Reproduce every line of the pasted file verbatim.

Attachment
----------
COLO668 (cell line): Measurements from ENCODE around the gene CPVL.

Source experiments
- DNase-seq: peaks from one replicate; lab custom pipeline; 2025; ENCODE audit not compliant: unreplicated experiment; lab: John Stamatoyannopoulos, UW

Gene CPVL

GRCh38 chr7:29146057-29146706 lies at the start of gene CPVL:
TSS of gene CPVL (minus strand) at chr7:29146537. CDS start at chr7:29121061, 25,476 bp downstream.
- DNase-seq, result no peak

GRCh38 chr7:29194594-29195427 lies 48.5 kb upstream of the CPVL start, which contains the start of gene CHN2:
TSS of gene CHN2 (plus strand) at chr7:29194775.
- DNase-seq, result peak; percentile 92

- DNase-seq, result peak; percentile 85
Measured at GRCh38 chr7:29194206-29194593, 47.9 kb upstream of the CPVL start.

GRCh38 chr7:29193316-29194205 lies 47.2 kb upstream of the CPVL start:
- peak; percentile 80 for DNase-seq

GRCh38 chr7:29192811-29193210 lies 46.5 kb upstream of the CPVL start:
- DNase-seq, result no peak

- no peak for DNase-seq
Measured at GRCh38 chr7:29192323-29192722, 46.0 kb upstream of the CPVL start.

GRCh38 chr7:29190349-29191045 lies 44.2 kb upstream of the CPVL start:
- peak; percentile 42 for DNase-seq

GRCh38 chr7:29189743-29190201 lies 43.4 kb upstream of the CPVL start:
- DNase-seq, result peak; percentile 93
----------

COLO668 (cell line): Measurements from ENCODE around the gene CPVL.

Source experiments
- DNase-seq: peaks from one replicate; lab custom pipeline; 2025; ENCODE audit not compliant: unreplicated experiment; lab: John Stamatoyannopoulos, UW

Gene CPVL

GRCh38 chr7:29146057-29146706 lies at the start of gene CPVL:
TSS of gene CPVL (minus strand) at chr7:29146537. CDS start at chr7:29121061, 25,476 bp downstream.
- DNase-seq, result no peak

GRCh38 chr7:29194594-29195427 lies 48.5 kb upstream of the CPVL start, which contains the start of gene CHN2:
TSS of gene CHN2 (plus strand) at chr7:29194775.
- DNase-seq, result peak; percentile 92

- DNase-seq, result peak; percentile 85
Measured at GRCh38 chr7:29194206-29194593, 47.9 kb upstream of the CPVL start.

GRCh38 chr7:29193316-29194205 lies 47.2 kb upstream of the CPVL start:
- peak; percentile 80 for DNase-seq

GRCh38 chr7:29192811-29193210 lies 46.5 kb upstream of the CPVL start:
- DNase-seq, result no peak

- no peak for DNase-seq
Measured at GRCh38 chr7:29192323-29192722, 46.0 kb upstream of the CPVL start.

GRCh38 chr7:29190349-29191045 lies 44.2 kb upstream of the CPVL start:
- peak; percentile 42 for DNase-seq

GRCh38 chr7:29189743-29190201 lies 43.4 kb upstream of the CPVL start:
- DNase-seq, result peak; percentile 93